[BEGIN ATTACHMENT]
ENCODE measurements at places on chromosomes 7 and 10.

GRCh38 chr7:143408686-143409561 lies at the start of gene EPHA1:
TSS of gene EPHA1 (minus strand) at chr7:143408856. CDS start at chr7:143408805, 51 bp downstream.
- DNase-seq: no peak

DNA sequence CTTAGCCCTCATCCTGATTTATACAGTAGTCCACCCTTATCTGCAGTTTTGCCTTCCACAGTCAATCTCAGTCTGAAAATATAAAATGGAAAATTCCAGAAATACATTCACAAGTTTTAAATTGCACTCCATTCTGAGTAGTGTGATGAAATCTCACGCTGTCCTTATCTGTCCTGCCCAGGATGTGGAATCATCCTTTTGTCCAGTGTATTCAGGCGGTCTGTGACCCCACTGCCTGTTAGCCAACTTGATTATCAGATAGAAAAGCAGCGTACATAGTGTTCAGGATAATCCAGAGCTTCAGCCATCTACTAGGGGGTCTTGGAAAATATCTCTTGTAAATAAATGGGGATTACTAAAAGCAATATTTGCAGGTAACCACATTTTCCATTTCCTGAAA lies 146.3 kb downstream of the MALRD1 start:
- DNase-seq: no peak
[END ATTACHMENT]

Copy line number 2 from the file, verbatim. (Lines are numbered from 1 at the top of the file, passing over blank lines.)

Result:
GRCh38 chr7:143408686-143409561 lies at the start of gene EPHA1: